Planning might sound like a linear process. But in fact, we are learning that we need to be hyper-connected and part of a human web to understand who is already doing work in line with our climate mission across the public, private, third sectors and communities and individuals, and what the opportunities are to scale up.

Like the wood-wide-web we need ways to flow information and resources where they are needed. And like organic systems the action plan needs to be a living evolving beast. Having a crystal-clear mission is what keeps the process focused.

4. Proceeding is like a card game

You need to know your hand and how to play it. Each organisation has its own powers, responsibilities, resources and skills. We only get one chance at this moment in the climate emergency, and we all need to play our hand creatively to maximum effect towards achieving the mission of a liveable planet.

5. Publishing gives you access to your own climate coach

Bannau Brycheiniog reported to CDP (formerly Carbon Disclosure Project) in 2023. CDP is a global reporting platform that uses a questionnaire format to elicit information about carbon assessments, action plans and delivery. That all contributes to a global ‘stocktake’ of carbon emissions – humanity’s way of knowing if we’re on track.

We just had our first feedback session which was not just a process of marking our homework, but we had bespoke advice and guidance about how we can improve and learn from good practice by other organisations.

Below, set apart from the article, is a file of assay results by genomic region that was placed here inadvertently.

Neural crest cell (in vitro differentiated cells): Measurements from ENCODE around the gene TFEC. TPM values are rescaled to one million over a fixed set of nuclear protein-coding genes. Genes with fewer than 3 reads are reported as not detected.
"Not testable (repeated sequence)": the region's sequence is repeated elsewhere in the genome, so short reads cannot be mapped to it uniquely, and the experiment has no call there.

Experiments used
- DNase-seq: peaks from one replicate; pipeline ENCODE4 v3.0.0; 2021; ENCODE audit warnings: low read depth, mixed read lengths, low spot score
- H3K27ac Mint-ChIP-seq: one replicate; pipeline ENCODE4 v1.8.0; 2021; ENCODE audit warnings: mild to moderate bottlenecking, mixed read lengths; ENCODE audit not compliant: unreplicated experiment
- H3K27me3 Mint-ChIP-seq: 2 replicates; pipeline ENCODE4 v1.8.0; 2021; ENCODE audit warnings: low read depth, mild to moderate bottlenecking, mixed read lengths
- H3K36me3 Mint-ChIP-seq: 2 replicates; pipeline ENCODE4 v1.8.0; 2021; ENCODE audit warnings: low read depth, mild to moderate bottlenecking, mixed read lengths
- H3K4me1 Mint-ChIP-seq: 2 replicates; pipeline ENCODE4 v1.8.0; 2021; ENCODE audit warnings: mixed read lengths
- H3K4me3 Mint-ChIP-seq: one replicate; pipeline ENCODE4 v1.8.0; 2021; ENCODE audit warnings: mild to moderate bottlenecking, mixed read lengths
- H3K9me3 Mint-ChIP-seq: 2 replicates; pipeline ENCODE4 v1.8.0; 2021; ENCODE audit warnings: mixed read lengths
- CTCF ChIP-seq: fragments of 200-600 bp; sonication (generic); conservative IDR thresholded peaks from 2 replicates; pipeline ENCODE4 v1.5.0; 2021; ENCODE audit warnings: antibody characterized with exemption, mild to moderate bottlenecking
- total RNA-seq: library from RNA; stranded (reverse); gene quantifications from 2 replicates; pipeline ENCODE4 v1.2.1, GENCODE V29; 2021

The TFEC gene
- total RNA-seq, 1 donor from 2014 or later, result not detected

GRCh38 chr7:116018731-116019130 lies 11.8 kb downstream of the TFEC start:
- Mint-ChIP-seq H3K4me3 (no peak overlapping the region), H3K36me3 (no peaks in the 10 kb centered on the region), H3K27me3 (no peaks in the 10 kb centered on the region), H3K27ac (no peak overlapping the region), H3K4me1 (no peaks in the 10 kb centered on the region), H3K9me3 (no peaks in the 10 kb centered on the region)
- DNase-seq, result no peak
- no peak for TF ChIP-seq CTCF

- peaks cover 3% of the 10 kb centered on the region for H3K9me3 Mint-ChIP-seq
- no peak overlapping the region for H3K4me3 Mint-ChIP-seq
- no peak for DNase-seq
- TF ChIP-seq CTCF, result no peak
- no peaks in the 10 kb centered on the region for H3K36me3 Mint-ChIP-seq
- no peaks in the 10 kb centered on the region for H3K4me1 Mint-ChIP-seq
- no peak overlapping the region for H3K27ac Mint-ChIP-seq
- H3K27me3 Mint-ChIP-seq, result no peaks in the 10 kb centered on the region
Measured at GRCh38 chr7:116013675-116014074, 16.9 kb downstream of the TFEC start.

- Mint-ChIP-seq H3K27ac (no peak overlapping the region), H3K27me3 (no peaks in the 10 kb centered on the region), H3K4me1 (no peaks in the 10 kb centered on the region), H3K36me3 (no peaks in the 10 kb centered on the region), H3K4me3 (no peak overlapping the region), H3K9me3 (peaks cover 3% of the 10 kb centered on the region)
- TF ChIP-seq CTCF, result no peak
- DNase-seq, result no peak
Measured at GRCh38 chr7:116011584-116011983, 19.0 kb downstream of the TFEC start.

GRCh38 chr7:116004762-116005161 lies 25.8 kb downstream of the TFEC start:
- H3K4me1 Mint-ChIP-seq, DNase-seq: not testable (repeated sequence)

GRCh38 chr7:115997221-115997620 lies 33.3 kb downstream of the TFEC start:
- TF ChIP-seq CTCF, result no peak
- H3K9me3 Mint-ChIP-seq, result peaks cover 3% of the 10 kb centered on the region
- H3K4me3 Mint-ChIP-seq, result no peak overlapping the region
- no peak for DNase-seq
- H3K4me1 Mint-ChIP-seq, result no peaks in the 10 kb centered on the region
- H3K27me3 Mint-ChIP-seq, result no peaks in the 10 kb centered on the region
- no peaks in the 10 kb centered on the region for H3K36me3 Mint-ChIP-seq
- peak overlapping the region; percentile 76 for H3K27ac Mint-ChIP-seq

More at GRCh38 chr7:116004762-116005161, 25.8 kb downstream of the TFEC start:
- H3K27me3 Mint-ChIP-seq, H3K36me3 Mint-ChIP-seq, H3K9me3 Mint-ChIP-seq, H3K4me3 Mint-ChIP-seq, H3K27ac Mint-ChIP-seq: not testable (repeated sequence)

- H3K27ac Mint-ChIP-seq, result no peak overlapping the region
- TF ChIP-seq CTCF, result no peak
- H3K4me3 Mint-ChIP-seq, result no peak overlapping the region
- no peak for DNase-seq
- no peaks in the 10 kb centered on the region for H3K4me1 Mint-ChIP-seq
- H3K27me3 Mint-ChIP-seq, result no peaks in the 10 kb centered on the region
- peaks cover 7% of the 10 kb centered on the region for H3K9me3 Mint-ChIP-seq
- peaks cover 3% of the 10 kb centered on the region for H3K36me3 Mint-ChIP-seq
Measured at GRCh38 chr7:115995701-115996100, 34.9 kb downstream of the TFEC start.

The genius of having one platform spanning many countries and types of organisations is that there is infrastructure to tap into a global hive mind and to spotlight and share emergent best practice.

Our feedback session signposted us to action plans that have addressed challenges we are grappling with and included online introductions to people willing to talk us through their learning. 

It is not just a one-off session, CDP have resources to support us and other reporting organisations as we develop our work ahead of the next reporting window. Brilliant.

6. Persuading involves listening, storytelling and being clear what you’re calling for

The transition to net zero simply won’t happen unless people think it is just and they are and feel listened to. We are all humans in this transition, and we engage with emotions and senses every bit as facts.

We used storytelling and creative processes in developing the mission-led National Park management plan. Writing postcards from the future invited participants to stop and imagine the future they want. 

One of the critical roles of the National Park is as truth-tellers. Imagining the future has to be done in the context of physics – what are the projected impacts of climate breakdown, how quickly can a peat bog or tree draw down carbon, what is the carbon and nature impact of an air source heat pump compared to biomass boiler? We can bring that evidence to conversations. We can also help to analyse the barriers to action and draw out the precise changes needed to overcome them – from policy to funding to different ways of organising and behaviour change.

We need to be ‘custodians of good conversations’ as Bannau Brycheiniog National Park Authority’s Chair, Cannon Aled Edwards tells us – and he’s right.